Seat belt safety has come a long way. Between 1975 and 2000, over 135,000 lives were saved by seat belt use, and as usage increases, traffic fatalities decrease. But we still have a long way to go. Despite advanced restraint systems and tough legislation, the National Highway Traffic Safety Administration (NHTSA) reports 25 percent of Americans fail to buckle up, an average below other industrialized nations. Nonetheless, the advantages of wearing a seat belt have proven to be an effective tool in automobile safety.
Seat belt usage reduces the chance of traffic-related fatalities by 45 percent. According to NHTSA, in 2006 over 15,000 lives were saved by seat belt use.
In most cases, wearing a seat belt prevents ejection from the vehicle. 2006 NHTSA statistics show 75 percent of drivers ejected during a car accident were killed. Only one percent of them were wearing a seat belt.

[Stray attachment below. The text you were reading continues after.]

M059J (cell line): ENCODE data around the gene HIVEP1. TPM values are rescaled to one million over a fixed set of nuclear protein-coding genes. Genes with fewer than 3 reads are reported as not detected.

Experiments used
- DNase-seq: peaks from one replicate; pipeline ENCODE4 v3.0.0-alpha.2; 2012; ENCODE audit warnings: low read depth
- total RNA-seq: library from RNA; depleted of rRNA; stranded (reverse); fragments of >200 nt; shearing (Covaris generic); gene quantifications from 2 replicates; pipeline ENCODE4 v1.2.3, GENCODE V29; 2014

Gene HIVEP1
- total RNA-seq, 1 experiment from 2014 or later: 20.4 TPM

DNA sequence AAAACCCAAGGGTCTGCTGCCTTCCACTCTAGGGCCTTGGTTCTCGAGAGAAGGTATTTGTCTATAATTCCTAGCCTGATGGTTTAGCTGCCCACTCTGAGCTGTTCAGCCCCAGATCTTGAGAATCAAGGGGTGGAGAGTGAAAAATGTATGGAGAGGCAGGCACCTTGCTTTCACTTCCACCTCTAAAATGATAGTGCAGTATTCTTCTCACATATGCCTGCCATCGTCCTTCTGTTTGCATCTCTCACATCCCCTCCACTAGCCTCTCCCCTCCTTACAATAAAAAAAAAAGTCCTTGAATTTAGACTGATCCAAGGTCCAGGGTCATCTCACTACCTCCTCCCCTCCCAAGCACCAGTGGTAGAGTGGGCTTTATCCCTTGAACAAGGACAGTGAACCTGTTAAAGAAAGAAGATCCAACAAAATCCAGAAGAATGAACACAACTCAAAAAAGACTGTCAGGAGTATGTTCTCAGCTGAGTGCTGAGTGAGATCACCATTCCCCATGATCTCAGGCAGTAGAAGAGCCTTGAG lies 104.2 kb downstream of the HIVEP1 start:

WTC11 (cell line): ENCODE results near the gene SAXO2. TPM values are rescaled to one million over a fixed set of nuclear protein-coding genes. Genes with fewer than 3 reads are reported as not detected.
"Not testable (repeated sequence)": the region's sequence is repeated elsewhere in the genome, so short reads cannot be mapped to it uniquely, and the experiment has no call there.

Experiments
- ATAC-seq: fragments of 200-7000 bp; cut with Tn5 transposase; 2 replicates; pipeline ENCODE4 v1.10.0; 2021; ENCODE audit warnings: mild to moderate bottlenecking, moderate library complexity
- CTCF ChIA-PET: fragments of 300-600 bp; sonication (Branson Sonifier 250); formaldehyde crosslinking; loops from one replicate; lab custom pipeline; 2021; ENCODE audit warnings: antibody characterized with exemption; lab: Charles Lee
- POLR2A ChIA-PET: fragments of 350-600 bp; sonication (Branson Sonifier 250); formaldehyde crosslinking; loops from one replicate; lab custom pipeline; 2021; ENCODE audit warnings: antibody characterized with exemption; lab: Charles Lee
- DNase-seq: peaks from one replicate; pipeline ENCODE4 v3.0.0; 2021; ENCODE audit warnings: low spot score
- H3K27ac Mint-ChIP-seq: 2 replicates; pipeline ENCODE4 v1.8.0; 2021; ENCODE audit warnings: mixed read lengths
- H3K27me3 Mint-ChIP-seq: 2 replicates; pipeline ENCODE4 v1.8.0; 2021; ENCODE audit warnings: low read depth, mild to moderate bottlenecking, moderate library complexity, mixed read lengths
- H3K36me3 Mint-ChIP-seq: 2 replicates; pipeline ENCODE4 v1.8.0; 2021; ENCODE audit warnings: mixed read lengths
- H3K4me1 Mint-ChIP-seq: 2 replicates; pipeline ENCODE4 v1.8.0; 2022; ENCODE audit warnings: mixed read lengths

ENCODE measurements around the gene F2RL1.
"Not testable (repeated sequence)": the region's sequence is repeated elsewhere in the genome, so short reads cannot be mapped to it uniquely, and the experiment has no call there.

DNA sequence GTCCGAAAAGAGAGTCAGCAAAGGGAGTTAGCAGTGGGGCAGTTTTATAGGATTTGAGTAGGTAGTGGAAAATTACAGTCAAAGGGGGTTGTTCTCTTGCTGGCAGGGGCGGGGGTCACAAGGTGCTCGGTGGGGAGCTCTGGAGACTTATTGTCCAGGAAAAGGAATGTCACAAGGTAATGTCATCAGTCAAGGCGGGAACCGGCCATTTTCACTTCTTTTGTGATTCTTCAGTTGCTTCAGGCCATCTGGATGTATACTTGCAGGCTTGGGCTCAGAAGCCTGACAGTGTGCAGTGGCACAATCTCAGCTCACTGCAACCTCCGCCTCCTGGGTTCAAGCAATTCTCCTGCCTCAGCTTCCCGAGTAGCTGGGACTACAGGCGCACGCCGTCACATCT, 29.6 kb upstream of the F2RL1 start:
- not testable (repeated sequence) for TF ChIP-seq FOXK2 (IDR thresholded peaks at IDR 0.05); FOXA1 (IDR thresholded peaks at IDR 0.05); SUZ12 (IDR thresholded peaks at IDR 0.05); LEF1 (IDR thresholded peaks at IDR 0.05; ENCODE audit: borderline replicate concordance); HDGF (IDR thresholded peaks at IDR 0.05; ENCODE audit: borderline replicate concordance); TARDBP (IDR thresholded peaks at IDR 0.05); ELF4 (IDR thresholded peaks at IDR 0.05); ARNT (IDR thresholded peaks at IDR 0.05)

Wearing a seat belt minimizes the body's contact with the interior of the car resulting in fewer injuries. According to NHTSA, seat belt usage reduces the chance of being injured by up to 50 percent.
Seat belts spread the force of impact over larger parts of the body reducing severity of injuries. Injuries sustained when not wearing a seat belt can be up to five times greater.
Average medical costs for belted drivers are 60 percent less than for unbelted drivers.